There are two basic types of apps - those that need access to user and/or site data, and those that do not. Apps that don’t require data access are simply installed and updated when a new version is released, but they can’t access the Weebly API. Those that need to access user/site data do so via the Weebly API, and require site owner authorization to do so. This authorization is handled by an OAuth2 flow (our implementation follows the standard OAuth 2.0 as specified in RFC 6749). This flow shows site owners the data the app needs to access, and when they agree, the flow issues an access token to the app that allows it to access that site’s data via the Weebly API. ​ The OAuth flow also happens when the permissions in a new version of an app are different from the previous one. And apps can also have these permissions revoked, either by changing the website to which they’re installed, (for example by copying a website that has an authorized app), or explicitly by the developer. ​

Install Flow Overview

​When a site owner goes to install an app that requires access to a site’s data, a modal displays showing requested permissions based on data the app needs, and whether the app needs read or write access. You configure these permissions as scopes in your app’s manifest.

OAuth connection dialog

When the site owner clicks Connect, the site owner’s browser is directed to your website, using the callback URL you’ve configured in the manifest. The URL passes in parameters that identify the site owner (user_id) and the site (site_id), along with an HMAC-SHA256 hash used for authorization. You implement server code that decodes the hash, verifies it, and then redirects back to Weebly using the URL sent in the hash.

In this redirect, you can include an alternate URL to use for the rest of the OAuth flow, along with (in very special conditions) additional permission scopes.

If there are additional scopes, the site owner sees another authorization modal. Once accepted (or if there are no additional scopes, once received), Weebly returns an authorization code. You redirect to the URL in the request with your app’s secret. Weebly verifies the secret and returns a permanent access token. This token is valid only for this particular site owner, site, and set of scopes approved during the flow. You store this code and use it whenever the app needs to access the API. At this point, the app has access to the API.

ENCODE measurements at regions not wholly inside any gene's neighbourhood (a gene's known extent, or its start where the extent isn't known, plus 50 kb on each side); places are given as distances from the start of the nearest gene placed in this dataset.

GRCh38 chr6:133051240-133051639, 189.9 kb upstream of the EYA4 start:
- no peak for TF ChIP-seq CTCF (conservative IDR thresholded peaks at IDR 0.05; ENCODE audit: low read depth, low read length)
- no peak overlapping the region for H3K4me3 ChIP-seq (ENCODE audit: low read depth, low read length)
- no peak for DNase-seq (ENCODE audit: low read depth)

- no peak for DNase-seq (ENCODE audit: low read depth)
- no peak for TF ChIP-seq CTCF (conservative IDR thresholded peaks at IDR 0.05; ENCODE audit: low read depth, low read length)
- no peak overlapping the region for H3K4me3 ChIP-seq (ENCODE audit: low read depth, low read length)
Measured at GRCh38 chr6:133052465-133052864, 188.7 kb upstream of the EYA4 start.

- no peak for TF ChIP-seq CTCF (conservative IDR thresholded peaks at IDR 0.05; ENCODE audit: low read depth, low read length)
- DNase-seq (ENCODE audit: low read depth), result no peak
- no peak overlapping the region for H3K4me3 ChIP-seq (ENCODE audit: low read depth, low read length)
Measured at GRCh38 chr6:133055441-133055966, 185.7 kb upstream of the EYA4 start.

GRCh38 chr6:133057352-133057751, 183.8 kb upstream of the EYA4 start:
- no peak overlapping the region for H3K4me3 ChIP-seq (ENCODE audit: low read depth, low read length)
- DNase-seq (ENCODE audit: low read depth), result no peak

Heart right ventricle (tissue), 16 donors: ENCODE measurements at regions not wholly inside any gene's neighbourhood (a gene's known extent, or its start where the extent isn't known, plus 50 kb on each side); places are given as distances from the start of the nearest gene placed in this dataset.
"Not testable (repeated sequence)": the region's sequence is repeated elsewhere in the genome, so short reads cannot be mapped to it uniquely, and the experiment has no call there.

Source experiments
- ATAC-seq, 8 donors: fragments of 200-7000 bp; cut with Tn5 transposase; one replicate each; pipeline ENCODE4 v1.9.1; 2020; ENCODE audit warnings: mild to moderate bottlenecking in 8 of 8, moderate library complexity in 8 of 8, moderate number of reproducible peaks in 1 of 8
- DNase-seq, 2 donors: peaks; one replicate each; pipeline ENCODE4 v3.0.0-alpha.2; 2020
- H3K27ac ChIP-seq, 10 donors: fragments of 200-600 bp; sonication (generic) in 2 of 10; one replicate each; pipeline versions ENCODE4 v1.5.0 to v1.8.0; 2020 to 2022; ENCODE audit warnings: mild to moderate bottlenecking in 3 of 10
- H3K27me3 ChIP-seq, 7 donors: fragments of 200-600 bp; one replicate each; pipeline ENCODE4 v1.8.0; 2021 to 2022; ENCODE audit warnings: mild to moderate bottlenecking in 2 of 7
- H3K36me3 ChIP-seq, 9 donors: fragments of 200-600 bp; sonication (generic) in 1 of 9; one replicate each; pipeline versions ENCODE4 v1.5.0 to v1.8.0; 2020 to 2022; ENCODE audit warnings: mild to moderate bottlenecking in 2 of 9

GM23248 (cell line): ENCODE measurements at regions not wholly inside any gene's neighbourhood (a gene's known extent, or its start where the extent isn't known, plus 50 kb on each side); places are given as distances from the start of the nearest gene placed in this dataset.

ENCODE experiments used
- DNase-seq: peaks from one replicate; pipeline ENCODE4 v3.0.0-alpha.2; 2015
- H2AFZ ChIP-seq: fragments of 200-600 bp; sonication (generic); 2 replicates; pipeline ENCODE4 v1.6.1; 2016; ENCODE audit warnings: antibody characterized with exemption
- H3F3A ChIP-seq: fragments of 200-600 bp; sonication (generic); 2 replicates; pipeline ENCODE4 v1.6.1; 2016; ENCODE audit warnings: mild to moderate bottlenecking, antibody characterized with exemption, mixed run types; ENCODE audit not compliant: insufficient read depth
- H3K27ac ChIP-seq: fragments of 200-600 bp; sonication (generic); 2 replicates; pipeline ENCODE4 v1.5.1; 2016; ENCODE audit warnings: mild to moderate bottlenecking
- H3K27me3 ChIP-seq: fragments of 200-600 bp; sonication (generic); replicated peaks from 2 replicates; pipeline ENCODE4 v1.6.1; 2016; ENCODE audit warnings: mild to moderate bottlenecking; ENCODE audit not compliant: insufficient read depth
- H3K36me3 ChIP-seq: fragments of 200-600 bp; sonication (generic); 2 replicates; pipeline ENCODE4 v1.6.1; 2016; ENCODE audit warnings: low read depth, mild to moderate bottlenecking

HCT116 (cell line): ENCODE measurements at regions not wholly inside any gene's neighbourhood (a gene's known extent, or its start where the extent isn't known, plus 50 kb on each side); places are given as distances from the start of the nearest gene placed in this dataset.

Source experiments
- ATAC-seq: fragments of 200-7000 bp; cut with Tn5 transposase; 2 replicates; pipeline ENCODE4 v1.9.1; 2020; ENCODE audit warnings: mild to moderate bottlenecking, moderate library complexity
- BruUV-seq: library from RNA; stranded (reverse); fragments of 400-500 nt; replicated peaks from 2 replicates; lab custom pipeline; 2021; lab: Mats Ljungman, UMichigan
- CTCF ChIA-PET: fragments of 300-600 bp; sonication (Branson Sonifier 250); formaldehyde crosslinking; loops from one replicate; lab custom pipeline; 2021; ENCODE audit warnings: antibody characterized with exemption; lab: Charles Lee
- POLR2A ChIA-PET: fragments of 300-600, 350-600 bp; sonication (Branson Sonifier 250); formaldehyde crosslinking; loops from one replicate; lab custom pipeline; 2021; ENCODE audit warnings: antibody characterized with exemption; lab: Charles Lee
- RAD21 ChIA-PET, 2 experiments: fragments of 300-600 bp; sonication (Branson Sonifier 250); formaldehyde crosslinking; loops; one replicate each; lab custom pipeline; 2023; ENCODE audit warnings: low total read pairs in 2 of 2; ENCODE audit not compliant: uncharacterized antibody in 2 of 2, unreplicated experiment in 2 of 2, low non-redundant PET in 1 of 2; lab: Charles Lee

You redirect to the provided callback_url with your client_id in order to retrieve the final destination of the flow. You configure this destination in the app’s manifest. For example, you might choose to end the flow in the editor. The app is now considered connected.

Now you can use the token to retrieve permissible information. For example, say you configured the final destination to be your site, displayed in a takeover within Weebly. You might now retrieve site owner information in order to create an account at your app’s site and log the site owner in.

Weebly OAuth process flow

Implement the OAuth Flow

Follow these procedures to implement the OAuth flow for your app.

Declare Scopes

​ Most API calls require a specific scope permission. For example, if you want to retrieve site data, your app needs the read:site scope permission. You define the required scopes in the app’s manifest.

  • Review the Weebly API to determine the data your app needs access to.
  • In the manifest, add an array of needed scopes. List only the scopes needed, but note that scopes are explicit and do not inherit from each other. For example, write access does not imply read access. Choose from the following scopes (note that all OAuth apps are implicitly given access to the read:user scope):​​
    • read:blog: The app can read blog information.
    • write:blog: The app can modify blog information.
    • read:site: The app can read site information.
    • write:site: The app can modify site information.
    • read:store-catalog: The app can read store information.
    • write:store-catalog: The app can modify store information.
    • read:store-orders: The app can read order information.
    • write:store-orders: The app can modify order information.
    • read:membership: The app can read site’s member and group information. ​ Here’s an example of an app that needs to read and write to site information:
{
    "manifest": "1",
    "version": "1.2",
    "locale": "",
    "client_id" : "12345",
    "scopes": ["read:site", "write:site"],
    ...
}


Configure Your Callback URL

​The callback_url is also defined in the manifest, and is where Weebly sends responses during the OAuth flow. You can overwrite this with a redirect once you decode and verify the hash. The URL must use the HTTPS protocol.